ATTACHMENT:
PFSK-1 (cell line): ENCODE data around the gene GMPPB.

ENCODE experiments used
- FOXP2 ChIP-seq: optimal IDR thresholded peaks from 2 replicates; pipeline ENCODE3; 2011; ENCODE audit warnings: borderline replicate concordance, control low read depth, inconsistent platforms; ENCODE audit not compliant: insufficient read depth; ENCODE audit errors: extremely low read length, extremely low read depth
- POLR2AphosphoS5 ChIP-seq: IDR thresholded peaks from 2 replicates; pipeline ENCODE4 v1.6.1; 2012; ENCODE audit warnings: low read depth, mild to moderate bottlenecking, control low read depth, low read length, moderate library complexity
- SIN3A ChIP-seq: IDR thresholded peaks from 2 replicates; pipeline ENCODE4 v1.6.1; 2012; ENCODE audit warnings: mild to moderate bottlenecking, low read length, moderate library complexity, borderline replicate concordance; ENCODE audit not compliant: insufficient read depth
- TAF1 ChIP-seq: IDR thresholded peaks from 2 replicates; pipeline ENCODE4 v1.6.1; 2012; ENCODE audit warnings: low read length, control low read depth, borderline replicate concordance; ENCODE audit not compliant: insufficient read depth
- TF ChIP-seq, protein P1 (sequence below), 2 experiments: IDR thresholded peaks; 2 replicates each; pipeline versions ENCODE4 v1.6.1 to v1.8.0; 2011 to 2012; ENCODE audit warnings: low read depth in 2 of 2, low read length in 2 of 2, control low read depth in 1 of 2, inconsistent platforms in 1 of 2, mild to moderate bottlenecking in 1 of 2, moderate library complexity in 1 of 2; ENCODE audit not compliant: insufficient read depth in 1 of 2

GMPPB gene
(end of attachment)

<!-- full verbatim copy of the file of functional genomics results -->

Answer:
PFSK-1 (cell line): ENCODE data around the gene GMPPB.

ENCODE experiments used
- FOXP2 ChIP-seq: optimal IDR thresholded peaks from 2 replicates; pipeline ENCODE3; 2011; ENCODE audit warnings: borderline replicate concordance, control low read depth, inconsistent platforms; ENCODE audit not compliant: insufficient read depth; ENCODE audit errors: extremely low read length, extremely low read depth
- POLR2AphosphoS5 ChIP-seq: IDR thresholded peaks from 2 replicates; pipeline ENCODE4 v1.6.1; 2012; ENCODE audit warnings: low read depth, mild to moderate bottlenecking, control low read depth, low read length, moderate library complexity
- SIN3A ChIP-seq: IDR thresholded peaks from 2 replicates; pipeline ENCODE4 v1.6.1; 2012; ENCODE audit warnings: mild to moderate bottlenecking, low read length, moderate library complexity, borderline replicate concordance; ENCODE audit not compliant: insufficient read depth
- TAF1 ChIP-seq: IDR thresholded peaks from 2 replicates; pipeline ENCODE4 v1.6.1; 2012; ENCODE audit warnings: low read length, control low read depth, borderline replicate concordance; ENCODE audit not compliant: insufficient read depth
- TF ChIP-seq, protein P1 (sequence below), 2 experiments: IDR thresholded peaks; 2 replicates each; pipeline versions ENCODE4 v1.6.1 to v1.8.0; 2011 to 2012; ENCODE audit warnings: low read depth in 2 of 2, low read length in 2 of 2, control low read depth in 1 of 2, inconsistent platforms in 1 of 2, mild to moderate bottlenecking in 1 of 2, moderate library complexity in 1 of 2; ENCODE audit not compliant: insufficient read depth in 1 of 2

GMPPB gene